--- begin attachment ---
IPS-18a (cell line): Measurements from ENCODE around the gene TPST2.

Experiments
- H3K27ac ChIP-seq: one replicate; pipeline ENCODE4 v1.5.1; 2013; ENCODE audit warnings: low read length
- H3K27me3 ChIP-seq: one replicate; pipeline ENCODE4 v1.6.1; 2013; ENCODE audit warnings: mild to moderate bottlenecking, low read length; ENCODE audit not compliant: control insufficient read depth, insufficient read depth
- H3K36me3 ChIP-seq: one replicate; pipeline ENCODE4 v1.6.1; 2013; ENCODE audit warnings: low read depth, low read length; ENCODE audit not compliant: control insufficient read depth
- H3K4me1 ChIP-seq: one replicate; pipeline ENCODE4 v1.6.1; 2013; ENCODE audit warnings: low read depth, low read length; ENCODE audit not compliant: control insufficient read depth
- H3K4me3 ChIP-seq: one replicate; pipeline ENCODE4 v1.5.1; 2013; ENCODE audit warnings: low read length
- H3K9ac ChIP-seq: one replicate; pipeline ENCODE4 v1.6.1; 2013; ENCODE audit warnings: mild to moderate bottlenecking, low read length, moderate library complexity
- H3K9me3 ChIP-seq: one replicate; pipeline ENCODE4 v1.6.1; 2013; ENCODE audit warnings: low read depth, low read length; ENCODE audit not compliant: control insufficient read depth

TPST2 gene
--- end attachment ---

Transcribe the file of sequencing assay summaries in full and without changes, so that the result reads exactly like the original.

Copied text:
IPS-18a (cell line): Measurements from ENCODE around the gene TPST2.

Experiments
- H3K27ac ChIP-seq: one replicate; pipeline ENCODE4 v1.5.1; 2013; ENCODE audit warnings: low read length
- H3K27me3 ChIP-seq: one replicate; pipeline ENCODE4 v1.6.1; 2013; ENCODE audit warnings: mild to moderate bottlenecking, low read length; ENCODE audit not compliant: control insufficient read depth, insufficient read depth
- H3K36me3 ChIP-seq: one replicate; pipeline ENCODE4 v1.6.1; 2013; ENCODE audit warnings: low read depth, low read length; ENCODE audit not compliant: control insufficient read depth
- H3K4me1 ChIP-seq: one replicate; pipeline ENCODE4 v1.6.1; 2013; ENCODE audit warnings: low read depth, low read length; ENCODE audit not compliant: control insufficient read depth
- H3K4me3 ChIP-seq: one replicate; pipeline ENCODE4 v1.5.1; 2013; ENCODE audit warnings: low read length
- H3K9ac ChIP-seq: one replicate; pipeline ENCODE4 v1.6.1; 2013; ENCODE audit warnings: mild to moderate bottlenecking, low read length, moderate library complexity
- H3K9me3 ChIP-seq: one replicate; pipeline ENCODE4 v1.6.1; 2013; ENCODE audit warnings: low read depth, low read length; ENCODE audit not compliant: control insufficient read depth

TPST2 gene